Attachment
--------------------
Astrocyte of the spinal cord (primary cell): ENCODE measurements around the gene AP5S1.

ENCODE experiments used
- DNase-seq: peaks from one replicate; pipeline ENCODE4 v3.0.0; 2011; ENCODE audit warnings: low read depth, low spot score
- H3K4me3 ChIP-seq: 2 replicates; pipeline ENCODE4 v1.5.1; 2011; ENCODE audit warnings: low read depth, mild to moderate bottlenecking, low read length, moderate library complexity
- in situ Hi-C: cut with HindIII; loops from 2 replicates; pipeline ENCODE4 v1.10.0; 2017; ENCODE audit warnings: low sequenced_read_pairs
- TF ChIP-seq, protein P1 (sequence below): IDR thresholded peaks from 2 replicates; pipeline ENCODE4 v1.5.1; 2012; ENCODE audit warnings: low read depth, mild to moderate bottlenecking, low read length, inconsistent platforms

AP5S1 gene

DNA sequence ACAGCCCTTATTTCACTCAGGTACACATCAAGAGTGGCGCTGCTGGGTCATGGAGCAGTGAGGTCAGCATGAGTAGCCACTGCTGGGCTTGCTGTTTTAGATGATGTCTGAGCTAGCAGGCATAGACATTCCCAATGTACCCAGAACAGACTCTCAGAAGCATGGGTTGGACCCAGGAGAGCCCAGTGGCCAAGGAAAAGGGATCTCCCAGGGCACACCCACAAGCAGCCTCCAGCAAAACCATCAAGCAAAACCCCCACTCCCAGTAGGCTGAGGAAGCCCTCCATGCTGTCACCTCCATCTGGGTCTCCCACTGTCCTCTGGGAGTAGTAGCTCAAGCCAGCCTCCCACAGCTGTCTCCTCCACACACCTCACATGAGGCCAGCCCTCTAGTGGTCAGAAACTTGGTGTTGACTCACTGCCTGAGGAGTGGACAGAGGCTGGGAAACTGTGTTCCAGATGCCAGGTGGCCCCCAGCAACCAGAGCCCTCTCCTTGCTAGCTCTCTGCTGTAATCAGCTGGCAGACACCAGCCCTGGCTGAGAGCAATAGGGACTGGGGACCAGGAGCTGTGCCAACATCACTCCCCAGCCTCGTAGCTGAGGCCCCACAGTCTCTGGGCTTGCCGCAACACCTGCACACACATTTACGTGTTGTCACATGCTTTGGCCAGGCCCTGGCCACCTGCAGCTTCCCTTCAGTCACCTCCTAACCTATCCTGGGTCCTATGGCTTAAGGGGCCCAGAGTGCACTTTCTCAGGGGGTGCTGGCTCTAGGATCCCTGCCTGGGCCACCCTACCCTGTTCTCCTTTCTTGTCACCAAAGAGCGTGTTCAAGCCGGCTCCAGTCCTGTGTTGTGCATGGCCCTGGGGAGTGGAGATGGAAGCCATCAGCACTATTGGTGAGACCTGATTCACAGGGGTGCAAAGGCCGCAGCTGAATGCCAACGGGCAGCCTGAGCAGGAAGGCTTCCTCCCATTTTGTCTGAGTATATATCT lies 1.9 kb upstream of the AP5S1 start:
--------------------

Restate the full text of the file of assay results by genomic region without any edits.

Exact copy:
Astrocyte of the spinal cord (primary cell): ENCODE measurements around the gene AP5S1.

ENCODE experiments used
- DNase-seq: peaks from one replicate; pipeline ENCODE4 v3.0.0; 2011; ENCODE audit warnings: low read depth, low spot score
- H3K4me3 ChIP-seq: 2 replicates; pipeline ENCODE4 v1.5.1; 2011; ENCODE audit warnings: low read depth, mild to moderate bottlenecking, low read length, moderate library complexity
- in situ Hi-C: cut with HindIII; loops from 2 replicates; pipeline ENCODE4 v1.10.0; 2017; ENCODE audit warnings: low sequenced_read_pairs
- TF ChIP-seq, protein P1 (sequence below): IDR thresholded peaks from 2 replicates; pipeline ENCODE4 v1.5.1; 2012; ENCODE audit warnings: low read depth, mild to moderate bottlenecking, low read length, inconsistent platforms

AP5S1 gene

DNA sequence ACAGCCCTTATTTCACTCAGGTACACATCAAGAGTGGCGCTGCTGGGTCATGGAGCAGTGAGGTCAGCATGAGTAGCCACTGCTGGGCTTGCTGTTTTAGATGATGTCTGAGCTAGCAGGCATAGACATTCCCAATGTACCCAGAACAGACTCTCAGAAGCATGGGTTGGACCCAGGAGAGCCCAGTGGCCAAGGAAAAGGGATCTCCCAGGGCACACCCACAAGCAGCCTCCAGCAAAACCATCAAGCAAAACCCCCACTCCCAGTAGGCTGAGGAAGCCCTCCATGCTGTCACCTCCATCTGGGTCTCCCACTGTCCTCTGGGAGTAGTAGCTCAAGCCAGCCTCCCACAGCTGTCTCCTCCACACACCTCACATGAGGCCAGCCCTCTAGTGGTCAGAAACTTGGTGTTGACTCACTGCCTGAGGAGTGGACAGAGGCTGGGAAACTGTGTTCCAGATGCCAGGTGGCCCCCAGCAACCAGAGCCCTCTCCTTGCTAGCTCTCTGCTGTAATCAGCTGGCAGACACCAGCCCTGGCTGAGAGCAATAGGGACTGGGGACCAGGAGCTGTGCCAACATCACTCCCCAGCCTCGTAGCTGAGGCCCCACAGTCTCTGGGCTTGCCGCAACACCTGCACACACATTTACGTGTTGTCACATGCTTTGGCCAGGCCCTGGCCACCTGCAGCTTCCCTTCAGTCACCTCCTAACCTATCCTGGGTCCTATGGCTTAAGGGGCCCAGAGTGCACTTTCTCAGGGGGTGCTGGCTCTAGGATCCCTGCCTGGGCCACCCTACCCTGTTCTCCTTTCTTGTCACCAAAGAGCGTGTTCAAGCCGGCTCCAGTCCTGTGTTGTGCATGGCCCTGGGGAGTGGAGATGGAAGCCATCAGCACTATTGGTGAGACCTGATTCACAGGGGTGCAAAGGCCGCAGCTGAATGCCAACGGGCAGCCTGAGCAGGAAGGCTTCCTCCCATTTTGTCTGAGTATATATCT lies 1.9 kb upstream of the AP5S1 start: